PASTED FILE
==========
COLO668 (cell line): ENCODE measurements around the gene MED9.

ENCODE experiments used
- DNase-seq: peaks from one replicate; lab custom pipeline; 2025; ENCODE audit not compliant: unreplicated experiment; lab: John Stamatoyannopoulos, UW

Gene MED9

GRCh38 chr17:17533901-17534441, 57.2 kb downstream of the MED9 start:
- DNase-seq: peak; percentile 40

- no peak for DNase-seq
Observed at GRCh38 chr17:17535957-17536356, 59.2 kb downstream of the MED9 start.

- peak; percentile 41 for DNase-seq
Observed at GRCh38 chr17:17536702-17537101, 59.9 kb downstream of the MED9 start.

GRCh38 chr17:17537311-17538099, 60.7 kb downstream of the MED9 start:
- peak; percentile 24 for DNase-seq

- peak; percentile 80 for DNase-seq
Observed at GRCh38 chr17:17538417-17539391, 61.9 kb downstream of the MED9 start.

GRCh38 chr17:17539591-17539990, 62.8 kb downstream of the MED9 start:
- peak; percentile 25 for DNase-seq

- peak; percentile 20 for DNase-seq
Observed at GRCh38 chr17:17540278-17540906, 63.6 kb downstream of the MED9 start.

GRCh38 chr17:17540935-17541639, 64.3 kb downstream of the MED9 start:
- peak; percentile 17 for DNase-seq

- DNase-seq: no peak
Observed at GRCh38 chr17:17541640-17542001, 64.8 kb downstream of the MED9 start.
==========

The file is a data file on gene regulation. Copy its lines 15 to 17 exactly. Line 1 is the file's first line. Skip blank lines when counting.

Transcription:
GRCh38 chr17:17539591-17539990, 62.8 kb downstream of the MED9 start:
- peak; percentile 25 for DNase-seq

- peak; percentile 20 for DNase-seq